i used what i planned to blog on in the roundtable for the gina & krista roundrobin. (kat touches on it here - with my permission. she's adding her own take to it. we agree, by the way, but she brings in the wimp, which i forgot about.) so i called c.i. with a 'help!' and was told, 'let me write the column for the gina & krista round-robin and then i'll call you right back.' which reminded me of how sometimes i think, 'how am i ever going to write?' and i'm doing 5 posts here a week and 1 column for maria, francisco & miguel's newsletter. c.i.'s doing columns for all the community newsletters, doing how many entries at the common ills a week, doing a tv review with ava for the third estate sunday review, doing tv reviews with ava (plural) each sunday for maria, francisco & miguel's newsletters and doing radio reviews with ava for hilda's mix. and i want to whine that i can't think of anything to write about?
last night, i spent 30 minutes looking for things after i'd written my post. i didn't think i covered enough. after a half-hour looking everywhere, i thought 'screw it and post it.' which i did.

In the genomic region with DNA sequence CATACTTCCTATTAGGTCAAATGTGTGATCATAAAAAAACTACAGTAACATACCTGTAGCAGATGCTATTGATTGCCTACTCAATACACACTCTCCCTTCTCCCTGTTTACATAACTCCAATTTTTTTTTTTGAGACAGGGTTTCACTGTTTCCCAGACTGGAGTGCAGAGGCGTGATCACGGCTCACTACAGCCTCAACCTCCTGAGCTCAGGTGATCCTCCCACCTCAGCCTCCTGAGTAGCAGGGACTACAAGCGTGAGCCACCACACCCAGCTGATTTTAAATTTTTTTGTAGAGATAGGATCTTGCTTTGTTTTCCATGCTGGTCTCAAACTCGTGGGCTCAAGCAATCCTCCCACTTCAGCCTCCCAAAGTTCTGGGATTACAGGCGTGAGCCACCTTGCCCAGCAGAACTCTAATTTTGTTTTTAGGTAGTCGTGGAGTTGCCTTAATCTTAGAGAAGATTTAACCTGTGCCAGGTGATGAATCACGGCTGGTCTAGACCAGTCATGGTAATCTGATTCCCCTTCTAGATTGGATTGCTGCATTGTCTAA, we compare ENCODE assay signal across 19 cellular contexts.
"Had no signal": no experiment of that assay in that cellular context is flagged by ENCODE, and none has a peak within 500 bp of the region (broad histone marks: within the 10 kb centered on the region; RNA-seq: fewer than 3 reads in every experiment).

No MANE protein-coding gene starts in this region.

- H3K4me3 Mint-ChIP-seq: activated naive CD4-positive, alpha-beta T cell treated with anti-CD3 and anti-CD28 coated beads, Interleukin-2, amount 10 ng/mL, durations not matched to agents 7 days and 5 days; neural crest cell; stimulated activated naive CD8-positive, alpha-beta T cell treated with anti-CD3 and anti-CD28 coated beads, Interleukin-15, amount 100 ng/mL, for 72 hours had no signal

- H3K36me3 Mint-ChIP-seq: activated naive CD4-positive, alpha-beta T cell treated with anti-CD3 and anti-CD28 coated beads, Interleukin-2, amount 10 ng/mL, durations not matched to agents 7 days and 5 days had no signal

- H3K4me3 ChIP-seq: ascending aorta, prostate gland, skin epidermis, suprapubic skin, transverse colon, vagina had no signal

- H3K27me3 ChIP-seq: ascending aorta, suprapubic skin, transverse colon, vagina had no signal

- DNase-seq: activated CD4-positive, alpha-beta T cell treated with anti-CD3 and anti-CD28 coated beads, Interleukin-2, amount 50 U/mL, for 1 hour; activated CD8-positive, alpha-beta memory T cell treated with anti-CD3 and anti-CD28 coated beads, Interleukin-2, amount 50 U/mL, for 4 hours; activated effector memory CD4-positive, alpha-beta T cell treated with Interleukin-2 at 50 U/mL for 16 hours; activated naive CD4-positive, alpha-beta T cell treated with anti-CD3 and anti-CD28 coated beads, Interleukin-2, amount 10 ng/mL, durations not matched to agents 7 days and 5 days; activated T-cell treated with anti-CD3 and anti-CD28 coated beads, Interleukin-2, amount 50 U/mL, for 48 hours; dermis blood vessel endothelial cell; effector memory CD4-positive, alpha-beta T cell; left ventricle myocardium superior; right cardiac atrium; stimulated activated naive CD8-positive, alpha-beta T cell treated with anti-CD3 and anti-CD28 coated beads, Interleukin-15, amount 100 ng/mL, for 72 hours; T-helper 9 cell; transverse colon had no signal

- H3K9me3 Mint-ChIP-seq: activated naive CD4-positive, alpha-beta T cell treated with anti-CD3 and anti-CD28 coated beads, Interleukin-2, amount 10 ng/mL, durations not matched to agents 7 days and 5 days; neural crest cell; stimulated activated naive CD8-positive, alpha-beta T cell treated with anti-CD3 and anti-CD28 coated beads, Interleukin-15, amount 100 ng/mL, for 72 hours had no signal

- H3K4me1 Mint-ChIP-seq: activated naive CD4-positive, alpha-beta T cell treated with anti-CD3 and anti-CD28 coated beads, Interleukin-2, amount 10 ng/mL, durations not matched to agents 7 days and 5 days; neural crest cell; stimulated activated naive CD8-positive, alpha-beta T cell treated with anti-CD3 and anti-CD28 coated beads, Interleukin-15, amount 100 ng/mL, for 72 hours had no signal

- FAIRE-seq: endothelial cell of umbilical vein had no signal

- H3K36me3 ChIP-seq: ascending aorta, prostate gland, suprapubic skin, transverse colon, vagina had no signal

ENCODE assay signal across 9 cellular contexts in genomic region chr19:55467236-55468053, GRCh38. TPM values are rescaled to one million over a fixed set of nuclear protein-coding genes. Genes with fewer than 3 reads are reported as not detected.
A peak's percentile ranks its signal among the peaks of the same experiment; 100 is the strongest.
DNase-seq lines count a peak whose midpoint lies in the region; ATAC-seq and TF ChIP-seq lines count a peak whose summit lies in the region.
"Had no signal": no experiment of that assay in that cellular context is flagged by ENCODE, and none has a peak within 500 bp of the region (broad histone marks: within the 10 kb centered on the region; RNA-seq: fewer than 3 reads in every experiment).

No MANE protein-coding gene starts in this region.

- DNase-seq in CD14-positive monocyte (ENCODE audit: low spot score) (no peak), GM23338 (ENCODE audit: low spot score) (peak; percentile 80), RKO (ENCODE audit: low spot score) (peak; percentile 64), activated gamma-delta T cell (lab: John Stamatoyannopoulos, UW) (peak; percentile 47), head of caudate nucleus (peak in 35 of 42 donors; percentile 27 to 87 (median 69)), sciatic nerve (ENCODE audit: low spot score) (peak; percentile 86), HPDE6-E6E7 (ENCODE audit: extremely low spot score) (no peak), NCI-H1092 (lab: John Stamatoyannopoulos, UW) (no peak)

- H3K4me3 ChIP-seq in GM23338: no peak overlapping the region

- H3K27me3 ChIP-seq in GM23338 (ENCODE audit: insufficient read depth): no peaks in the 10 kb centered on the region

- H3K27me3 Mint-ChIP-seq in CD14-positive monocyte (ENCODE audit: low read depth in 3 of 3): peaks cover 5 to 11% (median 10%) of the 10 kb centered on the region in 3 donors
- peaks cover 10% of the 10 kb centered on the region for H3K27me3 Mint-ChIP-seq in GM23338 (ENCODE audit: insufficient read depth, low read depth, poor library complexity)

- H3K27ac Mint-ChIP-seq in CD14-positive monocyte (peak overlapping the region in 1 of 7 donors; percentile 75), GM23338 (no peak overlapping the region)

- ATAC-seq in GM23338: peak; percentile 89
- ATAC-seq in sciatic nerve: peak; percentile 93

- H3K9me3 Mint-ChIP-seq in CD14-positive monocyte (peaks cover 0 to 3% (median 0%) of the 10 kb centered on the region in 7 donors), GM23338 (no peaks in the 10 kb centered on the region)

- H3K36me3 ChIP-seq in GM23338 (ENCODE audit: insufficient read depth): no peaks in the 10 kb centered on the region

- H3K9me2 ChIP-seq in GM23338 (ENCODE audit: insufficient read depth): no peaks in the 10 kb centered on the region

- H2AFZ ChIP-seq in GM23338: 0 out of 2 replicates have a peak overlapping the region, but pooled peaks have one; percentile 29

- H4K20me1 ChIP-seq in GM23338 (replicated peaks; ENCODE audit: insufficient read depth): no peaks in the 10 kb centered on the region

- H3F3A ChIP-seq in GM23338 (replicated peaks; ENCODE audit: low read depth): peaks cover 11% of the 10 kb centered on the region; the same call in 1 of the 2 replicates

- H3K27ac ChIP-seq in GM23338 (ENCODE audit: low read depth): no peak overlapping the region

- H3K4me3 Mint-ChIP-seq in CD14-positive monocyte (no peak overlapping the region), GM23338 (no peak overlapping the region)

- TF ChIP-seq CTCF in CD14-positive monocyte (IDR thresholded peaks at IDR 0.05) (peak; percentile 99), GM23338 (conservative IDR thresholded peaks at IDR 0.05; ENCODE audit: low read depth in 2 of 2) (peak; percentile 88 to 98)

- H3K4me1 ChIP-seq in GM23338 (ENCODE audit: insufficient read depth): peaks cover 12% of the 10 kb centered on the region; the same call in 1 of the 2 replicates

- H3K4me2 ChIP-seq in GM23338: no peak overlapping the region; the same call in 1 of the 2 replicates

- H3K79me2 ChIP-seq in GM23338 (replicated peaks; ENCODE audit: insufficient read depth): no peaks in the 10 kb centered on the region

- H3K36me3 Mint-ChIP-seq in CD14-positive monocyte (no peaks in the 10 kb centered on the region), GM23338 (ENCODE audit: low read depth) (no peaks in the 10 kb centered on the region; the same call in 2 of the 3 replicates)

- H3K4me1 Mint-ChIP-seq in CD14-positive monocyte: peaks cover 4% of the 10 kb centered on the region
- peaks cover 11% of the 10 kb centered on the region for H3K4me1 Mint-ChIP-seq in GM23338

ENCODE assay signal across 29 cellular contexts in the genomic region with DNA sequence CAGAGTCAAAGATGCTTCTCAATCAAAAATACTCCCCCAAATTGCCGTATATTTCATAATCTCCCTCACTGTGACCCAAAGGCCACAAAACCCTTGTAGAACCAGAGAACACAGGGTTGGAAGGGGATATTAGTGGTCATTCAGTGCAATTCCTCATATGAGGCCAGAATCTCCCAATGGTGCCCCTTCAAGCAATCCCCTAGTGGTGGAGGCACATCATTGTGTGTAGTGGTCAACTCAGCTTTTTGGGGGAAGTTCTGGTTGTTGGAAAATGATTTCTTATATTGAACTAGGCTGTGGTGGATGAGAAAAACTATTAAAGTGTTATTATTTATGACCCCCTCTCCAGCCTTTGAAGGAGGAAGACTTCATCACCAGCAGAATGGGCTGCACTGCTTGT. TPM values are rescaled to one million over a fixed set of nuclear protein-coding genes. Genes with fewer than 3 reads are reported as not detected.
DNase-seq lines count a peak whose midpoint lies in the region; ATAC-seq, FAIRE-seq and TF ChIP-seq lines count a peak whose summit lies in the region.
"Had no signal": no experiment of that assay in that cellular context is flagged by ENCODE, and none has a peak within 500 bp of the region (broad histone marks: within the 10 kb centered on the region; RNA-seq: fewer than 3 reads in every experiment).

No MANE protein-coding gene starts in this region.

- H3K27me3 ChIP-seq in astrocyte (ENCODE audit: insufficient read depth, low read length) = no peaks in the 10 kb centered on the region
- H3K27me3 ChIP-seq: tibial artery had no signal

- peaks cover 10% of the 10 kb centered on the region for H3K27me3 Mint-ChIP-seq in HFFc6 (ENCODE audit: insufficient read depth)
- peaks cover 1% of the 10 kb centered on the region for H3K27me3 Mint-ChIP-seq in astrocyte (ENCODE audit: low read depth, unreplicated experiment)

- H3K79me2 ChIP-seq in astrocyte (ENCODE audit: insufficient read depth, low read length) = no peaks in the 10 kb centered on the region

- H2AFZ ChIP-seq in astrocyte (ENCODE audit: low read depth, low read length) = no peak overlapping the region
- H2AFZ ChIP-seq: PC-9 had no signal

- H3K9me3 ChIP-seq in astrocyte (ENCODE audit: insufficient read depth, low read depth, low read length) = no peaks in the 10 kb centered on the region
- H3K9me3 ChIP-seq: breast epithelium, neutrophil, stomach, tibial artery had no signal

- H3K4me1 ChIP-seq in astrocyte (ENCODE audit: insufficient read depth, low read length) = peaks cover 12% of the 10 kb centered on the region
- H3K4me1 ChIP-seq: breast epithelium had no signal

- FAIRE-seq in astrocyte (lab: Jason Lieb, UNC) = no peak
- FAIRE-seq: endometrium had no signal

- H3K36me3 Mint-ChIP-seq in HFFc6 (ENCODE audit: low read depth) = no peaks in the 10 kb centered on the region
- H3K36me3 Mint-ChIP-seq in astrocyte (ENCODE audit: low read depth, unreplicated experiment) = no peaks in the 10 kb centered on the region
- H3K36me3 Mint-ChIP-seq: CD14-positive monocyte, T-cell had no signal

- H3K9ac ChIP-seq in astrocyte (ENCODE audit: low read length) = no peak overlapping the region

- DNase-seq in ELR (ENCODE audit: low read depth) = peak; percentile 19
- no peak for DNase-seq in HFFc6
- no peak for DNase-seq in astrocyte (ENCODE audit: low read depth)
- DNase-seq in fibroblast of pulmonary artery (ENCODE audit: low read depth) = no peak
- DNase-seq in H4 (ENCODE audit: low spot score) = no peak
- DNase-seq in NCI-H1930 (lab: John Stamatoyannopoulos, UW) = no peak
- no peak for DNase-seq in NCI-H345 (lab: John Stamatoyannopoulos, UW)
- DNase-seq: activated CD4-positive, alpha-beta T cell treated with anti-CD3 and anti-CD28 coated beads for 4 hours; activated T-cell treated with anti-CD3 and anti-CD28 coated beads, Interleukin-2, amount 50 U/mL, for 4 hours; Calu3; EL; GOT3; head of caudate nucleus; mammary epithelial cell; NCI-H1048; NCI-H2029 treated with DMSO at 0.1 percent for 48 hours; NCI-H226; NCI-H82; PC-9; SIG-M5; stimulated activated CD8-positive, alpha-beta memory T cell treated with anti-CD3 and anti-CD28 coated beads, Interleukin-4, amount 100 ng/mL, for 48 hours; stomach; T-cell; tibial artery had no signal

ms. magazine is celebrating their 35th year. we wrote about it at the third estate sunday review. sometime today, ms. put up some content from the issue and the cover. so you can see it in full there and on magazine racks. as jim explained in his note, we had to crop the cover. flickr is a pain in the ass. c.i. and i were racking our brains trying to figure out why some images weren't loading. i had the idea to drop the resolution on the scan of tori amos'cd cover. but that still wouldn't load. so then we tried cropping it and that finally worked. the scan of ms.' cover wouldn't load and then we tried cropping it repeatedly until we could get it to upload on flickr.
1 thing i did want to point out, yesterday's snapshot noted that the u.s. military announced 2 deaths. where was that in the paper? we get 4 daily papers. i only read 3 today but flyboy read all 4. i asked, 'did you see anything?' nope. now there was a yawn-infested piece in the new york times that might have eventually gotten to it (i'm not talking about the blackwater puff piece, there was a tiny thing inside the paper). if it ever did get to it, it didn't lead with it. i was yawning on the 1st paragraph, the 2nd and the 3rd. had i continued, i would have been put to sleep.
and c.i. just called. kyle noted something but wasn't sure it would fit in (iraq's the topic at the common ills) and hoped c.i. might be able to pass it on to some 1. kyle, i am some 1. ('silver and gold.') this is from naomi klein's 'The Business Press and Me: A Case of Unrequited Love: Finance journalists have attacked my book, but I remain devoted to their papers. After all, they supplied the facts I used' (guardian of london via common dreams):